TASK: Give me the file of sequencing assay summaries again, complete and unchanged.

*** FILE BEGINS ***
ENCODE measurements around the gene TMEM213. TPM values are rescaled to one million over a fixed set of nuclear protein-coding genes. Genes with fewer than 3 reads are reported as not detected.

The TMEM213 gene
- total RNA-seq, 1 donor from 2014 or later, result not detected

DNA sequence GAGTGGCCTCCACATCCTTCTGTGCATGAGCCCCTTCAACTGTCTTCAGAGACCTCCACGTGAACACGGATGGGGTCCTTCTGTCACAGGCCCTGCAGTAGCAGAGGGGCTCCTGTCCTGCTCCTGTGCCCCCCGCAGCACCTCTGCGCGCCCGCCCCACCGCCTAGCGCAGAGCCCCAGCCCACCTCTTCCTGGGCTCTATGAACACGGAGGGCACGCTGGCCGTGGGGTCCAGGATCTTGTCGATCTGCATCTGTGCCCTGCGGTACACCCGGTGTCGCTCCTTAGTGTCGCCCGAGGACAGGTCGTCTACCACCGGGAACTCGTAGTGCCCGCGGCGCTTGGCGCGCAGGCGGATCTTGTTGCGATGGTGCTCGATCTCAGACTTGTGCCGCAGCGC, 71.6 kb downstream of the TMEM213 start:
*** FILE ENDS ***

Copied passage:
ENCODE measurements around the gene TMEM213. TPM values are rescaled to one million over a fixed set of nuclear protein-coding genes. Genes with fewer than 3 reads are reported as not detected.

The TMEM213 gene
- total RNA-seq, 1 donor from 2014 or later, result not detected

DNA sequence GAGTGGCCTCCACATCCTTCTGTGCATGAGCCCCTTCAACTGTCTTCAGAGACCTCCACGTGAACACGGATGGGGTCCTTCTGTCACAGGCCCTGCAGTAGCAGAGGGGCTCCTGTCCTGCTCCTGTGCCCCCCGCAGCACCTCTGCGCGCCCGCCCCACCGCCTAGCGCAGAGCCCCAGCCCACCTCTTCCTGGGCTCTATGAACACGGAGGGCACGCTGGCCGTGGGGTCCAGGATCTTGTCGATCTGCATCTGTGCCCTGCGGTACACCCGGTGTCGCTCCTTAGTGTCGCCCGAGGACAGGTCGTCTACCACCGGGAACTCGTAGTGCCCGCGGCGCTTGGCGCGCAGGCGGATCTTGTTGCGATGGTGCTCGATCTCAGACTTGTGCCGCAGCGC, 71.6 kb downstream of the TMEM213 start: